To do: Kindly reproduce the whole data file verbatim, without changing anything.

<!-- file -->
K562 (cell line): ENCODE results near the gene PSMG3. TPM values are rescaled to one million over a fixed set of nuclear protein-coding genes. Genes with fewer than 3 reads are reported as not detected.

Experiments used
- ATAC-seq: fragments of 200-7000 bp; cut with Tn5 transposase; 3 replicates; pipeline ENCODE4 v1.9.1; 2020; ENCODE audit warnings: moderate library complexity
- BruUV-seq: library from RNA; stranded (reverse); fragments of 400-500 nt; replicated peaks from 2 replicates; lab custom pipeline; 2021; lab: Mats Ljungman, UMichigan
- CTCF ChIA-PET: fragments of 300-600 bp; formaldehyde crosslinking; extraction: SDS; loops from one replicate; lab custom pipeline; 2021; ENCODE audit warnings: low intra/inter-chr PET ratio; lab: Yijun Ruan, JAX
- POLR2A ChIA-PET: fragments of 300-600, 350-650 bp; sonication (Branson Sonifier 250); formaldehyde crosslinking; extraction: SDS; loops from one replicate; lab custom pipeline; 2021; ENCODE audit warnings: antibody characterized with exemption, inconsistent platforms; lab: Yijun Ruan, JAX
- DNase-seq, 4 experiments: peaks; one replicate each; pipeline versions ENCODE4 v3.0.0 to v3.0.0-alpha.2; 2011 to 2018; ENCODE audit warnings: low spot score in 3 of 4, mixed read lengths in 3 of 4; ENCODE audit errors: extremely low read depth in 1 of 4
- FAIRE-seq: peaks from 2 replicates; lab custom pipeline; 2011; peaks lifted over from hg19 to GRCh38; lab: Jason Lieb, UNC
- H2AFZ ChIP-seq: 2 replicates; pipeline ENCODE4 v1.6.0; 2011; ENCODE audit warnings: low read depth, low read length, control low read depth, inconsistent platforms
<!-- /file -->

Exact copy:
K562 (cell line): ENCODE results near the gene PSMG3. TPM values are rescaled to one million over a fixed set of nuclear protein-coding genes. Genes with fewer than 3 reads are reported as not detected.

Experiments used
- ATAC-seq: fragments of 200-7000 bp; cut with Tn5 transposase; 3 replicates; pipeline ENCODE4 v1.9.1; 2020; ENCODE audit warnings: moderate library complexity
- BruUV-seq: library from RNA; stranded (reverse); fragments of 400-500 nt; replicated peaks from 2 replicates; lab custom pipeline; 2021; lab: Mats Ljungman, UMichigan
- CTCF ChIA-PET: fragments of 300-600 bp; formaldehyde crosslinking; extraction: SDS; loops from one replicate; lab custom pipeline; 2021; ENCODE audit warnings: low intra/inter-chr PET ratio; lab: Yijun Ruan, JAX
- POLR2A ChIA-PET: fragments of 300-600, 350-650 bp; sonication (Branson Sonifier 250); formaldehyde crosslinking; extraction: SDS; loops from one replicate; lab custom pipeline; 2021; ENCODE audit warnings: antibody characterized with exemption, inconsistent platforms; lab: Yijun Ruan, JAX
- DNase-seq, 4 experiments: peaks; one replicate each; pipeline versions ENCODE4 v3.0.0 to v3.0.0-alpha.2; 2011 to 2018; ENCODE audit warnings: low spot score in 3 of 4, mixed read lengths in 3 of 4; ENCODE audit errors: extremely low read depth in 1 of 4
- FAIRE-seq: peaks from 2 replicates; lab custom pipeline; 2011; peaks lifted over from hg19 to GRCh38; lab: Jason Lieb, UNC
- H2AFZ ChIP-seq: 2 replicates; pipeline ENCODE4 v1.6.0; 2011; ENCODE audit warnings: low read depth, low read length, control low read depth, inconsistent platforms